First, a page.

In the last five years, the 800-unit building at 3 Court Square has fetched $700 million in sales and remains 30 percent unsold, according to data firm Marketproof, down from 40 percent unsold in September. Sales have averaged about $1,500 per square foot. The 67-story condo offering is Queen’s tallest building.

Happy families three | Brooklyn | $50 million

UMB Bank lent $50 million to a joint venture of the Gindi, Chetrit and Nakash families who plan to develop a warehouse at a vacant 170,000-square-foot site in Red Hook, Brooklyn, near the mouth of the Gowanus Canal. 

The development — located at 595, 611, 627 and 659 Smith Street — will take advantage of a qualified opportunity fund operated by Bridge Investment Group. A former warehouse on the site burned in a suspicious fire in 2018, shortly after preservationists sough to protect it via the city’s landmarks approval process. 

From religion to science | Queens | $44 million

Webster Bank lent Emanuel Westfried, operating under Astoria Crescent Owner LLC, $44 million to refinance a seven-story, 100,000-square-foot medical office building at 30-14 Crescent Street in Astoria, Queens. The funds replace a 2021 construction loan from Knighthead Funding. The 35,600-square-foot site had been a home to the Church of the Redeemer before Westfried bought it from the Archdiocese of Long Island in December 2020 for $10.8 million.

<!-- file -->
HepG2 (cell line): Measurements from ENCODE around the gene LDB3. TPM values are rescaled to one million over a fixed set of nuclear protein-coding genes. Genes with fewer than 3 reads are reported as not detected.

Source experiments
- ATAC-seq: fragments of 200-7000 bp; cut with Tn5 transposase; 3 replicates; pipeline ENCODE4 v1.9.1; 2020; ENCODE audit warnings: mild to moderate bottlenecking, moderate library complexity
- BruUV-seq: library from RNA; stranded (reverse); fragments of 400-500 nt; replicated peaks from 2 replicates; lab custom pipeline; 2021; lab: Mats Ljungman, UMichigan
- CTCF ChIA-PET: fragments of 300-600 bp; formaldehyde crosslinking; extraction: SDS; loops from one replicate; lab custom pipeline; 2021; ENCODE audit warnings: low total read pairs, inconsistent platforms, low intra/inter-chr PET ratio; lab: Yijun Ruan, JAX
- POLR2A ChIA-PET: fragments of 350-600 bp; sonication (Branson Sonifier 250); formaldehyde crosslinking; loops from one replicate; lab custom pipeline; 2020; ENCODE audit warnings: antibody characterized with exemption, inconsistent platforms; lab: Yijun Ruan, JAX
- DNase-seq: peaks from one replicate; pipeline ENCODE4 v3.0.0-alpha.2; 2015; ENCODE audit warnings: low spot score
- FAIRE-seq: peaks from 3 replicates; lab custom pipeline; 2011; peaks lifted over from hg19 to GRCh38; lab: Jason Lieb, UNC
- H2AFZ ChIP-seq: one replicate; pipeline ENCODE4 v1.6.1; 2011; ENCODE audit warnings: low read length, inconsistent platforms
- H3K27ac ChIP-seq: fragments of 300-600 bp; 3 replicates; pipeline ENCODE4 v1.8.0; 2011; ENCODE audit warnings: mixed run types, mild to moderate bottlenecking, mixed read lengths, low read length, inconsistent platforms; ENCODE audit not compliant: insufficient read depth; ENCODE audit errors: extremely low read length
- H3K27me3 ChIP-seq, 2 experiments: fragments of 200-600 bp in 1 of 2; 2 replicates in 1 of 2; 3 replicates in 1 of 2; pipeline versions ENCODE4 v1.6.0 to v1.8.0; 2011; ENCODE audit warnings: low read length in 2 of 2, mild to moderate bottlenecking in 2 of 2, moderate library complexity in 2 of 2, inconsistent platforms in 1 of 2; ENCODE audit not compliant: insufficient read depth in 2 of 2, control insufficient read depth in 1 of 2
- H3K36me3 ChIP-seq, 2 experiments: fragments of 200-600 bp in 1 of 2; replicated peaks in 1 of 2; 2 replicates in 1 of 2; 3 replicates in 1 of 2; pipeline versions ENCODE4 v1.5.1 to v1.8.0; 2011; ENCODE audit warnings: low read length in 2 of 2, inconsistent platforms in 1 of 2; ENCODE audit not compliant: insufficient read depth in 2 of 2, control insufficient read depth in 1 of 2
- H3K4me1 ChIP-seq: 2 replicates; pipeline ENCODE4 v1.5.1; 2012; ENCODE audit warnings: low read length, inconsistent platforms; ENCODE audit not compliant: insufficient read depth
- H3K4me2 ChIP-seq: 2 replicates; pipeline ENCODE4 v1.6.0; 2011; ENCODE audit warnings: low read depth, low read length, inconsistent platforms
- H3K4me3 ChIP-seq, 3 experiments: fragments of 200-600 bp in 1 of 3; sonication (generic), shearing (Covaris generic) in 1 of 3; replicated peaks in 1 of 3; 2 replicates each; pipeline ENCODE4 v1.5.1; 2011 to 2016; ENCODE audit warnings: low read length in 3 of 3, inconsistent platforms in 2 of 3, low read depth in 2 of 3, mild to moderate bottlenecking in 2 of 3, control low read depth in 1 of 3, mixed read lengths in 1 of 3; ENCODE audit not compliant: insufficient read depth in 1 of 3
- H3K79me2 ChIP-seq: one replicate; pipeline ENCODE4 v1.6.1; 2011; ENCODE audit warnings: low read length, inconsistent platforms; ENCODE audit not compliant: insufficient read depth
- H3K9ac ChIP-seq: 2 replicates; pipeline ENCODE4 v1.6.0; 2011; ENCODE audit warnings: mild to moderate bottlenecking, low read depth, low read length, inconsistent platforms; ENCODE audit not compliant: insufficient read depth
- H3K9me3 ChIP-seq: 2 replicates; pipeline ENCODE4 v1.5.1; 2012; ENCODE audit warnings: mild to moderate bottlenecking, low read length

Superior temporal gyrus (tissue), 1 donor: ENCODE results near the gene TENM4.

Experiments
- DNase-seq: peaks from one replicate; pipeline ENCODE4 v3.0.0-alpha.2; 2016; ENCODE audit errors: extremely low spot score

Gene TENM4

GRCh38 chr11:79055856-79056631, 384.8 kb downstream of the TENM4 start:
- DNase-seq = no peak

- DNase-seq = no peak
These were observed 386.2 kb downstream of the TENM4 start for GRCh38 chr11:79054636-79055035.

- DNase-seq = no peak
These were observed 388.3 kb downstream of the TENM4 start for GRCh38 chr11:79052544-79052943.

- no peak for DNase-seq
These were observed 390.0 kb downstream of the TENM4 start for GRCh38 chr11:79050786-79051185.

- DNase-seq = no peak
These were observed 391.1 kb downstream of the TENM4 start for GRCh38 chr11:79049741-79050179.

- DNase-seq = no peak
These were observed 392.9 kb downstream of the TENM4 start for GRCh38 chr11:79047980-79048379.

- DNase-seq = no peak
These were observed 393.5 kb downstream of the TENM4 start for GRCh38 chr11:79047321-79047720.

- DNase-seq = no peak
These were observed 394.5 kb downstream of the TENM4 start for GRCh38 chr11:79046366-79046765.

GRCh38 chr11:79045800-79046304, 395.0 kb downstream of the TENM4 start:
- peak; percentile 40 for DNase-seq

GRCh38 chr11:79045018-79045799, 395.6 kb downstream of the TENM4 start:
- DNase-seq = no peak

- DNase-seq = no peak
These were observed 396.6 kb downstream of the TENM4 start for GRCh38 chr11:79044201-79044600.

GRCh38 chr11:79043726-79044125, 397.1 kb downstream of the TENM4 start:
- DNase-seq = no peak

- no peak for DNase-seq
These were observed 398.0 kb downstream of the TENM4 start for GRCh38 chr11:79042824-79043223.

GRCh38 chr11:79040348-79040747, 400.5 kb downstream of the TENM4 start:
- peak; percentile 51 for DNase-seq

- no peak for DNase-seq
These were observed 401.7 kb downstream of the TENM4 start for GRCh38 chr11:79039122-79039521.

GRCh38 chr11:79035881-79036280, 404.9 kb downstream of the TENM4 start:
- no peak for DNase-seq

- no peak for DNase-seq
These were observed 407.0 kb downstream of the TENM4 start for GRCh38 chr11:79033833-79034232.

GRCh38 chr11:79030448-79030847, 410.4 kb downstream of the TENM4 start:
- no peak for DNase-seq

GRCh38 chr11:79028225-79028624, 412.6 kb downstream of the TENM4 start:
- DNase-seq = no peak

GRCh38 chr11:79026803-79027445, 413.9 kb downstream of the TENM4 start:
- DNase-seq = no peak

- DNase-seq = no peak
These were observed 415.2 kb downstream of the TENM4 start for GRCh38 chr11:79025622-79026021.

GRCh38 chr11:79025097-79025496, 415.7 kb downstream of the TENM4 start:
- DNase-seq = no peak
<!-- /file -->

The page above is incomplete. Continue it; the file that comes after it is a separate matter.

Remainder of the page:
Correction: A previous version of this story included a $185 million loan at Tishman Speyer’s 66 Hudson Boulevard that was not new financing.

Read more

Blackstone’s Stephen Schwarzman with 250 West 19th Street
New York
Blackstone mezz loan offered up by Koreans, signaling distress
Mayor of New York City Eric Adams (Photo Illustration by Steven Dilakian for The Real Deal with Getty)
New York
City to fund repairs to vacant rent-stabilized apartments
Rent Guidelines Board Chair Nestor Davidson
New York
Rent board staff recommends largest rent hike in 30 years
Recommended For You